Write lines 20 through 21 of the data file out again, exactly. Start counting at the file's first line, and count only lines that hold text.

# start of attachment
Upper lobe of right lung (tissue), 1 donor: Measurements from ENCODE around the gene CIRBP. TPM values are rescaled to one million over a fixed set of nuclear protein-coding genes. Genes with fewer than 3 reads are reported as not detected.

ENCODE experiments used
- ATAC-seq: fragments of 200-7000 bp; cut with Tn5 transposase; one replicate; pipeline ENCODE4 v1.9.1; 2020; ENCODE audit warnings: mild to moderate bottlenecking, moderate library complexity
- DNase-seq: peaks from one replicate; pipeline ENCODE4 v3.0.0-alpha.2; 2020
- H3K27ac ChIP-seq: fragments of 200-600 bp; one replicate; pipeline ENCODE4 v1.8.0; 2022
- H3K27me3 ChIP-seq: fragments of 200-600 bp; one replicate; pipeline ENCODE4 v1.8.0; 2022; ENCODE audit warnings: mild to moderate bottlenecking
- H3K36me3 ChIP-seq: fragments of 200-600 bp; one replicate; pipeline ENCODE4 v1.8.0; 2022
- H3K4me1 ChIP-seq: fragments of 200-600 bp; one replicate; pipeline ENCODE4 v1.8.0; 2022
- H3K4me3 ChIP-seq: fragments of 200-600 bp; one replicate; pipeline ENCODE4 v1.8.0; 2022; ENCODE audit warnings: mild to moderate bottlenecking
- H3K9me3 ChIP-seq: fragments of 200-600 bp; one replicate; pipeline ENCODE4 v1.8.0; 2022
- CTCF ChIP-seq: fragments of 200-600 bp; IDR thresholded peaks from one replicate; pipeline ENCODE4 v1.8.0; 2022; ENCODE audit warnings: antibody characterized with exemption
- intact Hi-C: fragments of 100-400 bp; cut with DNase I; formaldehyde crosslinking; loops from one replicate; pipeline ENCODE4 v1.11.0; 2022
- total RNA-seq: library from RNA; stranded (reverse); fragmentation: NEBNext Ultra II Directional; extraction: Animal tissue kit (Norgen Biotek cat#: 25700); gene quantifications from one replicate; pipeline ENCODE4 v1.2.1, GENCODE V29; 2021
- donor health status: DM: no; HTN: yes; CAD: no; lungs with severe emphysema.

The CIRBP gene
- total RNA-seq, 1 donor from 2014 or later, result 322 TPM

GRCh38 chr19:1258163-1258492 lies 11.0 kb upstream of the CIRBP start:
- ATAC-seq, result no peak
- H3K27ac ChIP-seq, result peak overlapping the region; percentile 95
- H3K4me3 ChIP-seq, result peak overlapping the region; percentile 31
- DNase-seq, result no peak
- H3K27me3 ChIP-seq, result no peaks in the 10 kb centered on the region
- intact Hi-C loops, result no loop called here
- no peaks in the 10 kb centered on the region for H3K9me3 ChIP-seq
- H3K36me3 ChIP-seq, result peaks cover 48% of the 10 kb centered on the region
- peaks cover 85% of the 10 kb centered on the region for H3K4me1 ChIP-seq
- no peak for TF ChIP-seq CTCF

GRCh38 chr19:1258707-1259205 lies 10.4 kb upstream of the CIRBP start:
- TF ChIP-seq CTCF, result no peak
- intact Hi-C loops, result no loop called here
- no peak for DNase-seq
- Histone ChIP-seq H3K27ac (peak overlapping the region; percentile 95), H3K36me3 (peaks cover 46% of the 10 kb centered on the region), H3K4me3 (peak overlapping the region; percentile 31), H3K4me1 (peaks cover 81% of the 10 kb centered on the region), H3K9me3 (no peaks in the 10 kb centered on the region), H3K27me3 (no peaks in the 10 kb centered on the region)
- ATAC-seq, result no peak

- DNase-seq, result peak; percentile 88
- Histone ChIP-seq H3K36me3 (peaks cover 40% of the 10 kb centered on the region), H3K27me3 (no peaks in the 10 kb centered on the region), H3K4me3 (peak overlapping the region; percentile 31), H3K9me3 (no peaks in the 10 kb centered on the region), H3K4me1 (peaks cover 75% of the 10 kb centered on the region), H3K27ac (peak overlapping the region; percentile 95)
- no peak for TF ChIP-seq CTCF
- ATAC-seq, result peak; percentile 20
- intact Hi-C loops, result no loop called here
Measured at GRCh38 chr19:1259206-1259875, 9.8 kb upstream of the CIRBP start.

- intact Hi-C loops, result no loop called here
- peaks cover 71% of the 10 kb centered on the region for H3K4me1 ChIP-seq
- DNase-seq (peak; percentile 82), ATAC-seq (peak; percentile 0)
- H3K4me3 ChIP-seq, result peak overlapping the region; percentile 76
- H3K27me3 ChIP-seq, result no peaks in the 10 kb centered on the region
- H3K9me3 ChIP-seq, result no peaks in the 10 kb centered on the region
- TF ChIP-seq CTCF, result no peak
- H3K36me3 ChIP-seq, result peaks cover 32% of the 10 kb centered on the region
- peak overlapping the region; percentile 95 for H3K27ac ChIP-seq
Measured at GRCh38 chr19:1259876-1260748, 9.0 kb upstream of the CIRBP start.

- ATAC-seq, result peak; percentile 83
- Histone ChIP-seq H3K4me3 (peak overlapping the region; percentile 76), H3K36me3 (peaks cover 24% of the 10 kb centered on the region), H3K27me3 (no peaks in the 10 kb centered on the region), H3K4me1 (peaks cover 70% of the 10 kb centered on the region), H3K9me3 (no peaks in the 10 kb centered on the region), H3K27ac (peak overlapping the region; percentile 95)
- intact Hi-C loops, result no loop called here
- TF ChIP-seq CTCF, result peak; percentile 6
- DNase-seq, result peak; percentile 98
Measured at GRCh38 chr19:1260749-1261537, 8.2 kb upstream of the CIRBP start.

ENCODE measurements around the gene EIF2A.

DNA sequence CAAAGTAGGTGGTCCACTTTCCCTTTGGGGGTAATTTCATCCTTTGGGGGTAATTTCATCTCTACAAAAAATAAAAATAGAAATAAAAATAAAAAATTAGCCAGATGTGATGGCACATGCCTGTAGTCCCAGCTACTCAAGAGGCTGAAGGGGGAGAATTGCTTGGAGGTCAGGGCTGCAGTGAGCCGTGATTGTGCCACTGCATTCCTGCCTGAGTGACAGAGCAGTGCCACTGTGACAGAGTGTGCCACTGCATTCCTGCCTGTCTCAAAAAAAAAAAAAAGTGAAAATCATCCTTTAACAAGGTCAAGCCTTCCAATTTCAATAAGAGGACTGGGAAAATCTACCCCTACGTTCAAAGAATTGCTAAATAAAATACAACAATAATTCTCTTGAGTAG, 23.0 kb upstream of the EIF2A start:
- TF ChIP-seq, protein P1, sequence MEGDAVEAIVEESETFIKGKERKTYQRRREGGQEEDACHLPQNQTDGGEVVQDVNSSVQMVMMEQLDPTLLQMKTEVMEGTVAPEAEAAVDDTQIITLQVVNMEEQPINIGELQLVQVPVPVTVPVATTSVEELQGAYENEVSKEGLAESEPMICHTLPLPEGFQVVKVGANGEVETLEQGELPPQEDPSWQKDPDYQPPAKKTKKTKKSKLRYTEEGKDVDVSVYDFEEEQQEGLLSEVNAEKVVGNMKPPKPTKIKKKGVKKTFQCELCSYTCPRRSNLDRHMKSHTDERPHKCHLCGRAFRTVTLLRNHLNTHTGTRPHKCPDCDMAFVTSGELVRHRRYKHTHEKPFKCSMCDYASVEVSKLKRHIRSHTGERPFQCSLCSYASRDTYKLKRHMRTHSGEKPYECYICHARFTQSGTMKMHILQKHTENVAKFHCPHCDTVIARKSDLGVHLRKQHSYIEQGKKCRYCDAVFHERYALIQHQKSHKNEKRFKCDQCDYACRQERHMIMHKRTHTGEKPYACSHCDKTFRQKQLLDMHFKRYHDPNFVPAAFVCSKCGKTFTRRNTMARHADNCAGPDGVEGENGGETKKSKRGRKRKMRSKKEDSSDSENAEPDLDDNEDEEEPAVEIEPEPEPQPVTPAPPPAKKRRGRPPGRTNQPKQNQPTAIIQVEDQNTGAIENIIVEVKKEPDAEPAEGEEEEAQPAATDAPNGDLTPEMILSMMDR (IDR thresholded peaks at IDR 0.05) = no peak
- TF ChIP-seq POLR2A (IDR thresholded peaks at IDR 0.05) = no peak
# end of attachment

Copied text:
- H3K4me3 ChIP-seq, result peak overlapping the region; percentile 31
- DNase-seq, result no peak